1. You are a travel writer ,art critic ,poet and literary writer – of these which is closest to your heart ?

The combination. My prose would not be the way it is without my interest, both as a writer and a reader, in poetry. Poetry goes to the heart of things, finds new ways for words, forces one to be precise,and at the same time implies an enormous freedom of thought and expression.

  1. How do you manage to find the time to write so prolifically ?                           Time is always there, it depends what you want to do with it. Couperus, who was more prolific than I am, always claimed that he was lazy.
  2. In this latest collection of stories to be translated  into English ,which came first The theme or The stories  ?                                                                                        The theme belongs to my age. Friends separate, colleague’s die, people disappear in all kinds of ways, and one finds time to reflect on all that, which belongs the work of memory.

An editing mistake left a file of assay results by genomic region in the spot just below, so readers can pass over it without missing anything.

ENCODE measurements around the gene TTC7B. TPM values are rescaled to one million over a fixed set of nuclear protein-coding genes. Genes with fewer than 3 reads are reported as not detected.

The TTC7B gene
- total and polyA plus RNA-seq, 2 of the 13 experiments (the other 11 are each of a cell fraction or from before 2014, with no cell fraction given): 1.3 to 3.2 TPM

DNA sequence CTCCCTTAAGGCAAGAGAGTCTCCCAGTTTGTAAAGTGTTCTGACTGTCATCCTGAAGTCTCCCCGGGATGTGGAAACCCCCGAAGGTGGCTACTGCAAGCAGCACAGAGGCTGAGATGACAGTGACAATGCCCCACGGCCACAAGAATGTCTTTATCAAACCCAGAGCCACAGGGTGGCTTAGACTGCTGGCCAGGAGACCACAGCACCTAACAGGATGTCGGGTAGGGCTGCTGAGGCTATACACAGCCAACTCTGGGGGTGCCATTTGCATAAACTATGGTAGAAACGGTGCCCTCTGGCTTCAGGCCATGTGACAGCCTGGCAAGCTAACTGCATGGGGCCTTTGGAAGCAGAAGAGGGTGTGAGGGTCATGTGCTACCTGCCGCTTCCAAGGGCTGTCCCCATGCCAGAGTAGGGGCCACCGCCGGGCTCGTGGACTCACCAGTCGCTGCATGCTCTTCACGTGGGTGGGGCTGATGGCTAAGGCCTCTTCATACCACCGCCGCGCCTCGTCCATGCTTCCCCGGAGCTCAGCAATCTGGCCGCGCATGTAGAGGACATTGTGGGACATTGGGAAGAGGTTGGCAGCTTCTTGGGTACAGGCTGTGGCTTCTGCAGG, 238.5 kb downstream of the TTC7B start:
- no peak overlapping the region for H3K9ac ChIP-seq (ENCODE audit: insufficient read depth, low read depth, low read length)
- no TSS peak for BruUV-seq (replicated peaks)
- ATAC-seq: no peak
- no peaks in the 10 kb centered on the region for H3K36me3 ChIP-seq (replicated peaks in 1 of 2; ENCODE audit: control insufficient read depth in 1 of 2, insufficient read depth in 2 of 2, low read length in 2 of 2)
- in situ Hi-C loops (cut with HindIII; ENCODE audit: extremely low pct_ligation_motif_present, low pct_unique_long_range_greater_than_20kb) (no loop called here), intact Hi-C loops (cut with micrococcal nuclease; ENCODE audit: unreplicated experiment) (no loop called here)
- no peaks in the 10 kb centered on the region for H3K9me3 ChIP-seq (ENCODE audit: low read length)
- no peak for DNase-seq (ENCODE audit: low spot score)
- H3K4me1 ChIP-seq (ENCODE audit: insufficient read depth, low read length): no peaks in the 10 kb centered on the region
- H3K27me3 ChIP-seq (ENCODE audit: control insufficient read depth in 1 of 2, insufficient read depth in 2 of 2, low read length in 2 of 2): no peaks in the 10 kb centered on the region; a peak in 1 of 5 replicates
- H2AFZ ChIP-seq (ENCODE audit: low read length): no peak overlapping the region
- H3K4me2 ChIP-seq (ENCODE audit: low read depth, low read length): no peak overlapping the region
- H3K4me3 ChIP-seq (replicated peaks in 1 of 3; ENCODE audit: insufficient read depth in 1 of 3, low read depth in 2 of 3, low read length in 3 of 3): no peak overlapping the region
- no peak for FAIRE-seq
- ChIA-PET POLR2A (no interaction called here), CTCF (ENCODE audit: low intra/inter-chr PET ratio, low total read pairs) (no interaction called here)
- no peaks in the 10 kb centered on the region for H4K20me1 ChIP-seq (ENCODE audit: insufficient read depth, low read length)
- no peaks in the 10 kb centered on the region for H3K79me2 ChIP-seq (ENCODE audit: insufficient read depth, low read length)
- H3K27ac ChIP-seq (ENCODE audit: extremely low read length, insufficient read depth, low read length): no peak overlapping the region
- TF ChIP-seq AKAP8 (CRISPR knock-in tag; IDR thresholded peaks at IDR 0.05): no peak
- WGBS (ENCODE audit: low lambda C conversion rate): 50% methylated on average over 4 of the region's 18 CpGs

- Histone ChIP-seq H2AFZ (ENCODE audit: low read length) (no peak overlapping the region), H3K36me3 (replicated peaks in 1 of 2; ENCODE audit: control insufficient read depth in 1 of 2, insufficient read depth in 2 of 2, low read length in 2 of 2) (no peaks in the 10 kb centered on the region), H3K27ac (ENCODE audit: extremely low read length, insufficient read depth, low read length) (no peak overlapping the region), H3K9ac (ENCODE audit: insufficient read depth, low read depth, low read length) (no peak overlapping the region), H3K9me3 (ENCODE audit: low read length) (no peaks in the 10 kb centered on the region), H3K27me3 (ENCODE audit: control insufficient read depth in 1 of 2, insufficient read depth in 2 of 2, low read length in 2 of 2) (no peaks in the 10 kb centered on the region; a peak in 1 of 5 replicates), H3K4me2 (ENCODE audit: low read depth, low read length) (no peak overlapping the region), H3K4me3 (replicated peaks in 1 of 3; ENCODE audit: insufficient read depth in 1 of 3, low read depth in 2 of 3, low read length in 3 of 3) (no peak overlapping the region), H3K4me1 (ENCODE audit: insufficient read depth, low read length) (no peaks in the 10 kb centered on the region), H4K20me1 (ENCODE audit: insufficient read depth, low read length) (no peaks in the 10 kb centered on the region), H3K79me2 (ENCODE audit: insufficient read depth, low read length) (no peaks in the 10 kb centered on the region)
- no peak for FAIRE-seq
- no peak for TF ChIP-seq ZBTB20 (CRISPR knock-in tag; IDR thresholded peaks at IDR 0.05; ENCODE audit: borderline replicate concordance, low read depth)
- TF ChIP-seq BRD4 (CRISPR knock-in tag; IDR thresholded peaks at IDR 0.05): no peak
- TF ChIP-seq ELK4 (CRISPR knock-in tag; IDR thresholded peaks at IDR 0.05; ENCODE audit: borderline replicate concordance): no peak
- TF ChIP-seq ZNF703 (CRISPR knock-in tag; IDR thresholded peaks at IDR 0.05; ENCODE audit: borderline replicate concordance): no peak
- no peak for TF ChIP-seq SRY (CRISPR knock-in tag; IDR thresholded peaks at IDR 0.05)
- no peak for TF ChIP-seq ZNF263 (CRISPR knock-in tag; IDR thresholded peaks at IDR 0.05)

3. In the Foxes Come at Night how much of your own life has been invested into the stories ?                                                                                                                              This question was often asked of Marcel Proust. After all, the protagonist of his 4000 page book was called Marcel, like the author, and many people wanted to recognize themselves and others in his book. But he was adamant and said it was all fiction, including the author in the book with whom he shared a first name.

He was right, if only for the simple fact that Proust is dead, and the other Marcel is still very much alive in all these pages.

  1. How closely do you work with your translators ?                                                    Very close, especcially when they need me.
  2. How  important are champions of literature in translation such as publishers lik MacLehose Press ?                                                                                                         They are the salt of literary life, a last bulwark against the ever increasing commercialism of the international booktrade.